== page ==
Mediation Programs

Georgia Southern University’s Staff and Faculty Mediation Programs are sponsored by Georgia Southern Human Resources. Mediation provides an option to help resolve work-related conflict. Whether a problem developed last week or over a longer period of time, mediation offers two people an opportunity to discuss issues in a confidential atmosphere.


Who are the mediators?

The mediators are faculty and staff from all areas of the University who have received training in conflict resolution techniques and the mediation process. They have no prior knowledge of the dispute and enter the process as neutral third parties. If you and the other party agree to participate, a certified mediator will be assigned by the Mediation Administrator to help open the lines of communication in a non-threatening and supportive environment.


Will the mediator take sides?

No. The mediator is neutral and does not determine the outcome of a case. The mediator does not decide who is right or wrong. Instead, the mediator makes sure both parties get a chance to be heard in a respectful, non-judgmental way.


Confidentiality

Matters discussed in the mediation sessions are considered confidential. The only information recorded is a statement of mediation outcome. All records are maintained by the Employee Assistance Program and are confidential.


How does mediation work?
Each participant will have a chance to speak, and the mediators will help clarify issues that you may wish to address. There is no time limit to this process. Mediation will take as long as needed to resolve the conflict and may include more than one session.Once the issues have been identified and discussed, the mediators will assist in developing possible solutions. If a mutual agreement is reached, the mediators will help clarify the details in writing and the document will be signed by all participants.


What if I want mediation and the other person does not?

Mediation is voluntary. If one person chooses not to participate, mediation cannot take place.


What topics are appropriate for mediation?

Mediation is an appropriate tool for dealing with most interpersonal and work-related conflicts, including:

  • Personal disputes
  • Office behaviors
  • Issues of respect and cooperation

Some issues may not be appropriate for mediation within the guidelines of the University Mediation Program:

  • Mediation of current or pending legal actions
  • Some organizational decisions
  • Conflicts surrounding violations or applications of University policies
  • Concerns relating to serious violations of rights or regulations

What happens if we do not reach an agreement?

Even if a formal agreement is not reached, we hope you will leave the mediation with a better understanding of all the issues.


Who will know about the mediation?

Mediation is a confidential process. All participants must agree to respect the private nature of the discussion before the session begins. If a resolution is reached, the Mediation Administrator will review the agreement to ensure that it is consistent with state policies and procedures. A copy of the agreement also will be kept by the Mediation Administrator.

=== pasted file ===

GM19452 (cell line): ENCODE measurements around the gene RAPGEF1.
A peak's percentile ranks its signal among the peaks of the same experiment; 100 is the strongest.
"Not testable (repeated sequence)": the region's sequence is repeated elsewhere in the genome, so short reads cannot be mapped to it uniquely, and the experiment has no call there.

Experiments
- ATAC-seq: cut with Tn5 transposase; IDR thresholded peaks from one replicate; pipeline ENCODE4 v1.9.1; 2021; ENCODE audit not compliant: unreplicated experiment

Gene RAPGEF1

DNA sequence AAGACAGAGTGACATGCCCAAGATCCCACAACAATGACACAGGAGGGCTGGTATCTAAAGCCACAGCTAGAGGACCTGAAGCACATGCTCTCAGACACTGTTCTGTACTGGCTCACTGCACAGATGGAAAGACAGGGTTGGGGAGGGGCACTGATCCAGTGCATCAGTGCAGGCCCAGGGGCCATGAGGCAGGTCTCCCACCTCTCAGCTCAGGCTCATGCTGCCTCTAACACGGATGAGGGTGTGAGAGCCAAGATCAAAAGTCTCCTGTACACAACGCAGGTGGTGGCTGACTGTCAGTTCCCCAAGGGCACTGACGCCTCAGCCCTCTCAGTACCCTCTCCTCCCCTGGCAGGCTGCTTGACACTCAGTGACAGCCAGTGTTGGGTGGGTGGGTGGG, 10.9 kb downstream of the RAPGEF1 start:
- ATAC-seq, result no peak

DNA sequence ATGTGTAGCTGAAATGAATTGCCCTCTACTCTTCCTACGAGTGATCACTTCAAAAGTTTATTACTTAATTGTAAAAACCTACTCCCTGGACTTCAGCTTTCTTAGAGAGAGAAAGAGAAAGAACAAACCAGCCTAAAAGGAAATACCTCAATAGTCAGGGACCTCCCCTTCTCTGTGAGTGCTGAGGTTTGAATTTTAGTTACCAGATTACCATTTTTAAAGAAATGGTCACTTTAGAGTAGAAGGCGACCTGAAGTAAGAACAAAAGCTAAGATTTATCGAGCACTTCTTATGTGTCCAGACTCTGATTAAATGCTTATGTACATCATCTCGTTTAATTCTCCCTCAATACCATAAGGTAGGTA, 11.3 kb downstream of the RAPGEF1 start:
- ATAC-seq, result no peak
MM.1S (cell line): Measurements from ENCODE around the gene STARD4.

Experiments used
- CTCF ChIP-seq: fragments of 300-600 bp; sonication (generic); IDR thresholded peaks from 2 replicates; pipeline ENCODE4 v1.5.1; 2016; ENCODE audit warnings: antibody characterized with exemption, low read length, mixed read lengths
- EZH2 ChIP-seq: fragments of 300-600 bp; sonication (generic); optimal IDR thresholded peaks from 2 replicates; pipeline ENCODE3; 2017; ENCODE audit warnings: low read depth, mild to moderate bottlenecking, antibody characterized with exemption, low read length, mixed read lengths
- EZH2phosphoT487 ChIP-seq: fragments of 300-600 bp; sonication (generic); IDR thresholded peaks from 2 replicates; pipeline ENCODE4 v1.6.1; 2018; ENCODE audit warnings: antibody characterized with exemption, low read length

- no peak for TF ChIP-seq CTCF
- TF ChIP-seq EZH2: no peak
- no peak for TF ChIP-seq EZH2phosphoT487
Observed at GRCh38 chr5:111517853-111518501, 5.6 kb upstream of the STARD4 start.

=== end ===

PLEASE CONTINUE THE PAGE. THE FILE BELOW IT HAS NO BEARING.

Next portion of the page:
Do faculty and staff waive their access to any grievance procedure if mediation is used?

No. Although timeframes for initiating grievances/appeals are not automatically extended, you may decide to mediate even if you have already started the grievance process. Deadlines will be extended by written agreement when necessary. A grievance may still be initiated upon conclusion of the mediation.


How do I initiate a mediation?

The first step in initiating a mediation is to call the Mediation Administrator at 478-5171. The other parties will be contacted and given an overview of the mediation process. If a mutual agreement to meet is reached, all parties will be notified by the Mediation Administrator of the date and time.


ADR/Mediation Resources

The following resources will give you a more thorough understanding of the skills and processes involved in mediation:

Mediation Theory and Practice, by Suzanne McCorkle and Melanie Reese. Allyn & Bacon Publishing, 2004.

Getting to Yes: Negotiating Agreement Without Giving In, by Roger Fisher, William Ury, and Bruce Patton. This 1991 second edition, published by Penguin Books, is a foundation of modern conflict resolution practice. The authors discuss different strategies for resolving conflict and outline the important aspects of “interest-based” negotiating. Interest-based negotiating has since become a basic tenet of mediation practices around the world. Persons interested in learning more about alternative dispute resolution are encouraged to begin their search by reading this book.

The Mediation Process: Practical Strategies for Resolving Conflict, by Christopher Moore. This 1996 second edition, published by Jossey-Bass Publishing is a comprehensive guide to the principles and practice of mediation. It offers strategies and techniques for every stage of the mediation process.

The Promise of Mediation: Responding to Conflict Through Empowerment and Recognition, by Robert Baruch Bush and Joseph Folger. This 1994 book published by Jossey-Bass Publishing discusses four unique mediation stories of how mediation has developed and is used in different cultures and situations. Bush and Folger’s analysis of the mediation stories has sparked a great deal of discussion amongst mediation practitioners. Bush and Folger advocate the Transformation Story of mediation, where use of the mediation process serves to transform the character of individuals and of society.

Last updated: 12/4/2015

Department of Human Resources • P.O. Box 8104 • Statesboro, Georgia 30460 • (912) 478-5468